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‘Yoga is a palliative for a stressful life’

Last update - Thursday, February 5, 2009, 16:15 By Denise O’Riordan

Yoga teacher Paola Catizone speaks to Denise O’Riordan about taking yoga in a new direction through her community work here and abroad

Paola Catizone arrived in Ireland in the early 1980s. She looks back on her initial time in the country with fondness, and is amazed at how much it has changed.
“When I came to Ireland I felt I was the only foreigner!” she laughs. “It is only in recent years that Ireland has become a multicultural country.”
Though 1980s Ireland is not remembered fondly, with fears that the current recession will lead us back to its doom and gloom, it is a time that holds a special place in Catizone’s heart, and she feels living through that time in Ireland has given her perspective on the country today.
“Despite the darkness of the ’80s I loved it,” she says. “You got a sense of more traditional values and attitudes.”
Catizone describes her upbringing as multicultural – her father is Italian and her mother is from the Canary Islands, and her childhood was spent growing up between the two countries. This multiculturalism has been passed on to her three children, who she says feel “a bit Italian, a bit Spanish, and quite Irish.”
Yoga has been a passion of Catizone’s since the days of her youth, when she first began to practice it along with martial arts in the Canaries. Arriving in Ireland, she got more serious and began a two-year course with the Irish Yoga Association, despite being pregnant with twins.
“I loved it,” she says. “Today there is too much focus on the physical aspect of yoga, but we also did a lot of philosophy.”
Yoga has become more popular in Ireland since that time. Does Catizone think this has anything to do with the relative prosperity of the country? “People have more money now than when I came here first, but also there is more stress, more work, more running around,” she explains. “Yoga has become a palliative for a stressful life.”
However, yoga’s popularity has its downside, and Catizone laments that it seems to have lost its depth. “It has become another beautifying process for many people”, she says.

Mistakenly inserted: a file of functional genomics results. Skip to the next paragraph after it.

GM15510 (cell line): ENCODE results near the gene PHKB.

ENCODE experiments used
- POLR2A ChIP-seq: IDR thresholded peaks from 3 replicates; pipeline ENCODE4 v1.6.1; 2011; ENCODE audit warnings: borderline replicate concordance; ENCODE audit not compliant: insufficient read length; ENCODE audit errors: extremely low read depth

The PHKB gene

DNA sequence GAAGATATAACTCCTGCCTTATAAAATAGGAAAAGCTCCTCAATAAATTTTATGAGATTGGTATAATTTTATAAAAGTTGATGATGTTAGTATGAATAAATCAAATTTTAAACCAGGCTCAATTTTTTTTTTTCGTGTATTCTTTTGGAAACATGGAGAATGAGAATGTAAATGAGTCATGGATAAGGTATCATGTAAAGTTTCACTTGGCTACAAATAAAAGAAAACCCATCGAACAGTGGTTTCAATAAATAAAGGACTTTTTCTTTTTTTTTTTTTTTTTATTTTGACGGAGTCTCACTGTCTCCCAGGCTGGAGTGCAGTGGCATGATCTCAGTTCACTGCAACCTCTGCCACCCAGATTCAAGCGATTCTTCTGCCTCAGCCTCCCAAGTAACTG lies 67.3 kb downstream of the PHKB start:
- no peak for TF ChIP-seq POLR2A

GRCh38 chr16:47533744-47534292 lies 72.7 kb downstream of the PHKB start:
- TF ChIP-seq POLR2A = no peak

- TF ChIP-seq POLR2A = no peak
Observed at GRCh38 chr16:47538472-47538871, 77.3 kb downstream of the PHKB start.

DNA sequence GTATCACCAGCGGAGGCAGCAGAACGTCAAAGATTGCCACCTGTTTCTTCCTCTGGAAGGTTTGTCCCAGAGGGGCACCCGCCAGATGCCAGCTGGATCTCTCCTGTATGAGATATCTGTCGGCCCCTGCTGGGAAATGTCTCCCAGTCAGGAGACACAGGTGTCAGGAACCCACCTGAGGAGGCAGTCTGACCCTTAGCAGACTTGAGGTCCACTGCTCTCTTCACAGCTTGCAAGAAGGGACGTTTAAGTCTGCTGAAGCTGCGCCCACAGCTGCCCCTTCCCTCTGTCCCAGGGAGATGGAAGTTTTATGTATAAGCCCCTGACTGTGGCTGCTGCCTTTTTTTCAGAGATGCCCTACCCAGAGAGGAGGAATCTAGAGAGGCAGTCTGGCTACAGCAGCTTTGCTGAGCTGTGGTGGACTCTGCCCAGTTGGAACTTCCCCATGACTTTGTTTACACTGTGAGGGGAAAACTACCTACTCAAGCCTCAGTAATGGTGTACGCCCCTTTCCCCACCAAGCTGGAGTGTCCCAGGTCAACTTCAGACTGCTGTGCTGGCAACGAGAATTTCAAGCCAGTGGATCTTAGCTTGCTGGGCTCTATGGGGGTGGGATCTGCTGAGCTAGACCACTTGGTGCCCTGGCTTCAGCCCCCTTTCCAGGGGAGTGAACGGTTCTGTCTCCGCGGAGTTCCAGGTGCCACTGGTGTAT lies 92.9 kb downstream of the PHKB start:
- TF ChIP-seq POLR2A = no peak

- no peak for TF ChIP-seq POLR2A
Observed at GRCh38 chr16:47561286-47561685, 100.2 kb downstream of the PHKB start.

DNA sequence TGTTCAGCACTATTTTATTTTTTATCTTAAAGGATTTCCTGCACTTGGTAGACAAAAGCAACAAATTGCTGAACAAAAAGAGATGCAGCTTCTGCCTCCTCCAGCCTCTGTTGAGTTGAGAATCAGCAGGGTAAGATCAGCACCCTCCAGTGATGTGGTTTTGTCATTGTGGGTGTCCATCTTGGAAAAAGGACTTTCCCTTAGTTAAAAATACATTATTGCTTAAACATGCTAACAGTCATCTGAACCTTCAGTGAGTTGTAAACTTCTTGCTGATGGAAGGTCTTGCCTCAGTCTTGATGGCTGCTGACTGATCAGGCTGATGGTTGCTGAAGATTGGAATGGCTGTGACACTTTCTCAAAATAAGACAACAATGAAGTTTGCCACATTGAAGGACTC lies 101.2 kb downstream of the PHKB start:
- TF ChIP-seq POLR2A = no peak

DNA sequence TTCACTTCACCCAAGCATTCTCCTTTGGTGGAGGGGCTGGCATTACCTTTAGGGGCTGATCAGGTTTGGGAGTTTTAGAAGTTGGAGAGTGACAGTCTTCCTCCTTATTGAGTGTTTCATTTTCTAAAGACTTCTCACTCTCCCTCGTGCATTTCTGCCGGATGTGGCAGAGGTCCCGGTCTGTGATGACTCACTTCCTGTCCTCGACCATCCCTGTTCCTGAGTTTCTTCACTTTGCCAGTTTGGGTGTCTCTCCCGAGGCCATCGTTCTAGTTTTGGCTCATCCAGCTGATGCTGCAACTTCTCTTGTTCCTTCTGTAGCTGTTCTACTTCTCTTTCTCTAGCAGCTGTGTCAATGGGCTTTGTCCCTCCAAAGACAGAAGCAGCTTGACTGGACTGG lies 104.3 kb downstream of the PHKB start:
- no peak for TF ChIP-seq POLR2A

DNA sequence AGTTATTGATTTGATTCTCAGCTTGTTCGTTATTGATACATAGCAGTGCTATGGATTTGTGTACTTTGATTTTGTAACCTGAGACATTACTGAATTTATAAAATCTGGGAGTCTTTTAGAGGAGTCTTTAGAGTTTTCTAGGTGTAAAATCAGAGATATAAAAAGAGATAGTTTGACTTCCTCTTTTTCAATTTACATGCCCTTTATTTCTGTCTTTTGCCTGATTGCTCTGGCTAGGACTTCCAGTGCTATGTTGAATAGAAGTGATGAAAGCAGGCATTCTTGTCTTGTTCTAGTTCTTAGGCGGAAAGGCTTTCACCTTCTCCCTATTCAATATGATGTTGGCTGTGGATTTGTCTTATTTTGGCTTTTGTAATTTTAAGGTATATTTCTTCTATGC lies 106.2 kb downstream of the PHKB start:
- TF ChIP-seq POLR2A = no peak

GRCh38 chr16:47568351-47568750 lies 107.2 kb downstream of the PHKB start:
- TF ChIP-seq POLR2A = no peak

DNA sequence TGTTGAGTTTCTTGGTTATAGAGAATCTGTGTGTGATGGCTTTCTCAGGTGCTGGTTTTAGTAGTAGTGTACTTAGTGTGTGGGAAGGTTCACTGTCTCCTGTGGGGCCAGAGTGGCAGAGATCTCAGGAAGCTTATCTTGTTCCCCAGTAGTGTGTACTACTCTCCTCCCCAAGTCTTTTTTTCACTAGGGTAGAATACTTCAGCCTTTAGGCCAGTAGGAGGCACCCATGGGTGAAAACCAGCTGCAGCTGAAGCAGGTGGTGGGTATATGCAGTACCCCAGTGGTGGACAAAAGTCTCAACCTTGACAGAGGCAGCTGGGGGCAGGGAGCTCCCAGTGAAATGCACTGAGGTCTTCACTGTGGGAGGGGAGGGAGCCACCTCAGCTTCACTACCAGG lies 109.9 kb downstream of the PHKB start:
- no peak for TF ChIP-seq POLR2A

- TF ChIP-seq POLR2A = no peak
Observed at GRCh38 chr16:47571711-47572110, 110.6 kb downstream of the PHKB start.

Though yoga is still a large part of her life, and she teaches classes once a week, Catizone is now a full time student at the National College of Art and Design, and is involved in community and art projects all over Dublin.
“I wanted something more open, because by then I was beginning to become more involved in art,” she says. “Dance and visual arts were also interesting for me.”
Catizone’s work has taken her to all corners of the country, and strands of the community. Before the Northern Ireland ceasefire, she even taught at Portlaoise Prison – notorious for housing Republican paramilitaries – which she describes as a positive experience.
“It was incredible,” she recalls. “In a way these people are under enforced monasticism, so some were making the most of it by looking deeply into themselves.”
She has also done work at drug rehabilitation centres, and with groups such as Women’s Aid.
“I think community work is very interesting for me now,” she explains. “Sometimes yoga can seem a bit patronising. But when you work with art it is more down to earth and real.”
Catizone also uses her body and art expertise when working with people with disabilities, and she has been closely aligned with the Walkinstown Association.
She describes how the use of her body movement techniques – a form of somatic yoga – provides pleasant surprises for many people with disabilities when they realise what their bodies can do.
“It gives an incredible sense of body pride that they have never experienced before,” she says. “It’s incredibly valuable and rewarding.”

To find out about Catizone’s workshops in somatic yoga, visit or e-mail

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